NYPD Blues?

Last July, I asked NYPD Commissioner Bill Bratton a very benign question at a "Newsmakers Breakfast" my company produced: "Do you think you'll stick around for a second term after 2017?"

"Absolutely not," was Bratton's surprisingly candid response.

I was stunned, as were many in the audience that day. Instantly, two reporters scurried out of the room to report this breaking news. I sat there on the podium, feeling a mix of apprehension about the City's future without one of best Police Commissioners in our history and a journalistic concern that some other news outlet was going to break this story before my company could.

The daily newspapers the next day all had long stories about Bratton's surprising announcement. The secret was out and political observers began speculating about his successor while others began contemplating Mayor de Blasio's prospects for re-election without his well-respected police commissioner.

But then the political forces of the administration urged Bratton to reconsider his public decision and walk back his comments. Bratton then issued a more diplomatic statement that it was too early to make decisions about his future.

Earlier this month, Bratton stayed true to his word and stepped down as Police Commissioner, handing the baton to his trusted deputy, James O'Neill. Immediately, skeptical pundits tried to ascertain the story behind the official story.

So far, there is no definitive answer about Bratton's decision. But this turn of events got me wondering about the state of policing in New York as well as the rest of our chaotic country. It has probably never been a more perilous time to be a cop in America, with all too frequent assassinations happening in recent months as well as many cities becoming engulfed in protests over police misconduct.

There is no doubt that the tougher crime legislation passed two decades ago in Bill Clinton's administration as well as the ascendancy of the "Broken Windows" theory of policing has made our police force more aggressive in fighting all crimes, including petty ones like drug dealing and farebeating and public urination among others.

At the same time, a few very disparate trends emerged that affected society profoundly - guns became more plentiful and the homeless mentally ill began to fall through the cracks and were left to fend for themselves.

Police became much more concerned about preventing crime, aggressively stopping those suspected of carrying weapons and engaging in the controversial "stop, question and frisk" method of policing.

In large cities like New York, crime rates dropped steadily over two decades and today, our city is the safest large city in America. Bill Bratton and his erstwhile competitor and predecessor, Ray Kelly, started this impressive decline in crime in the early 1990s and now, a quarter century later, New Yorkers are the beneficiaries of a very impressive run of police commissioners.

After a huge spike in controversial "stop and frisks" under Bloomberg/Kelly, we now see crime rates holding steady while the use of "stops" has also dropped dramatically in the past few years.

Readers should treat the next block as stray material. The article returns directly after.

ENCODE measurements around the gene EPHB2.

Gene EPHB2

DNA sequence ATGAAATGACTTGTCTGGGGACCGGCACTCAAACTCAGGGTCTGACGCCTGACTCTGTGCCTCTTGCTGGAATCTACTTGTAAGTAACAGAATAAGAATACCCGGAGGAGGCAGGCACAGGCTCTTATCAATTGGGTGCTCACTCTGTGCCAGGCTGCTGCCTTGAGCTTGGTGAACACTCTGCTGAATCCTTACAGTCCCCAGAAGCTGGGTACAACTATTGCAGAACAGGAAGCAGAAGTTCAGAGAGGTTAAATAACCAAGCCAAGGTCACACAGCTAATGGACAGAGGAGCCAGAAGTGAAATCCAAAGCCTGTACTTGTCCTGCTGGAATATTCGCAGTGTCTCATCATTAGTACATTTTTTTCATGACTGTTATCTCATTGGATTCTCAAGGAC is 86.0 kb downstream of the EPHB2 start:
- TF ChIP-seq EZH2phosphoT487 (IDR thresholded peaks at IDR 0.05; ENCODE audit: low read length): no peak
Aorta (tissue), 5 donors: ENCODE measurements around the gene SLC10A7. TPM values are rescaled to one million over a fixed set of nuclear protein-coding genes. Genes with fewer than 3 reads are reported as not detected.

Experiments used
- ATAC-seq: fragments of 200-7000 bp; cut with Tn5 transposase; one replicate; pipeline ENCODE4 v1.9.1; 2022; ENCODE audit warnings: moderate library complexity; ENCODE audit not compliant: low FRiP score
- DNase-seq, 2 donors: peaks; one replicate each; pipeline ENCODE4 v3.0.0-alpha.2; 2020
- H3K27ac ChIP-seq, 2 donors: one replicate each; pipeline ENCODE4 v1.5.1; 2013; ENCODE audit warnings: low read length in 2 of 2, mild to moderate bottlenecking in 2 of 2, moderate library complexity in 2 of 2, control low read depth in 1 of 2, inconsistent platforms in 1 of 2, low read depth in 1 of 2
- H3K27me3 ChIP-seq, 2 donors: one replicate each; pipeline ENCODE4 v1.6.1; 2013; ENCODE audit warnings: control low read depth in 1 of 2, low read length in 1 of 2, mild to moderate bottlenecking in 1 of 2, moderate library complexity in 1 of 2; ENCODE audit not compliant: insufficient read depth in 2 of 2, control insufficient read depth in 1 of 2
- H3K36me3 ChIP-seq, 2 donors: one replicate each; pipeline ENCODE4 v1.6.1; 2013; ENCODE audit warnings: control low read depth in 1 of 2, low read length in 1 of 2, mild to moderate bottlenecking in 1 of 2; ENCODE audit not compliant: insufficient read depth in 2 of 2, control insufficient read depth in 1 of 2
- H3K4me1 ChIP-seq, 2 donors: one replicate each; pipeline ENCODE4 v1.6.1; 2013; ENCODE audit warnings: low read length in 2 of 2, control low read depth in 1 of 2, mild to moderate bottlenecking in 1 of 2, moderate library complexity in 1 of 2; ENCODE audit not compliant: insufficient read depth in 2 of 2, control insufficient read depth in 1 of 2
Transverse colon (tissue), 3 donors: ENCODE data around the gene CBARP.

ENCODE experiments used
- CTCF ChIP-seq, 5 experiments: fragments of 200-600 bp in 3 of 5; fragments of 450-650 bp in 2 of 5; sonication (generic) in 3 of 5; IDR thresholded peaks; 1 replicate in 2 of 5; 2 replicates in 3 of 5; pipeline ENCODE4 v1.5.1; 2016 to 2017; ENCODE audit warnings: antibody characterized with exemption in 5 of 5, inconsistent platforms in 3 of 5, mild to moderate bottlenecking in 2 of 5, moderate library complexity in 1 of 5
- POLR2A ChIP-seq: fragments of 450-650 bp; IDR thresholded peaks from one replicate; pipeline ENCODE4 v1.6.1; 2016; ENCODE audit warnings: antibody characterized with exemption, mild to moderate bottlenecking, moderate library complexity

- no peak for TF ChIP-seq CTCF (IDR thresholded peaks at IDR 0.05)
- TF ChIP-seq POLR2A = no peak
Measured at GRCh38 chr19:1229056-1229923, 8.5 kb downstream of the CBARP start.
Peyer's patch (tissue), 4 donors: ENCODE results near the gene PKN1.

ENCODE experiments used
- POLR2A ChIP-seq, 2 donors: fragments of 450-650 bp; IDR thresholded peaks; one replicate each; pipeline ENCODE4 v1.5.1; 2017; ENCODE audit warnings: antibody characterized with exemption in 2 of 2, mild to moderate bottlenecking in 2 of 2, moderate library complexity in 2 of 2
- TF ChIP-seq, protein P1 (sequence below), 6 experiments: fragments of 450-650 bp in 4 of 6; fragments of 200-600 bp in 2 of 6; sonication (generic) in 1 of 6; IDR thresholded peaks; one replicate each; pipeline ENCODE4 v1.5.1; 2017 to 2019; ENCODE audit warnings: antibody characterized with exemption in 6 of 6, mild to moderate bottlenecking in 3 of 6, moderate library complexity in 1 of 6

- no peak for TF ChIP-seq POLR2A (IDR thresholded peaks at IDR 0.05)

With Bratton's exit in September, it is the end of an era. What lies ahead? Let's take a look at some trends and storylines.

First of all, New York City police officers seem to be going through a period of lower morale because they feel that the current Mayor is not their ally and that he favors those who criticize police more than he stands up for the thin blue line. There is some validity to this in the wake of two Mayors - Giuliani and Bloomberg - who always backed their Police Commissioners and the whole police force despite the heat they sometimes received. De Blasio has always been lukewarm in his support of cops and allowed his very strong ally in Commissioner Bratton to act as a buffer between the Mayor and the NYPD.

Compounding this feeling is the ongoing heated contract negotiations that still have not been resolved. Mayor de Blasio has settled with almost every other union in the city, but the police feel that the mayor has not offered them anything near what is fair. Last week's revelation that many members of the Mayor's administration got generous raises only rubbed more salt in the wound for New York's finest.

What to do? Well, first of all, the Mayor should try to figure out a way to make a grand gesture which shows how much he appreciates the men and women in blue and their good work in keeping our city safe (while other large cities like Chicago descend into violent chaos). If he can't do it through a more generous contract, then maybe he could offer merit bonuses? Or bonuses for police who live in the communities they serve?

Yes, there have been a number of disturbing events of police misconduct around the country that have been caught on tape and we must make sure these officers are properly disciplined. But we must not lose sight of the fact that every day, New York's thin blue line keep all of us safe and they continue to do so by breaking previous crime lows.

Tom Allon is the president of City & State. Questions or comments: tallon@cityandstateny.com.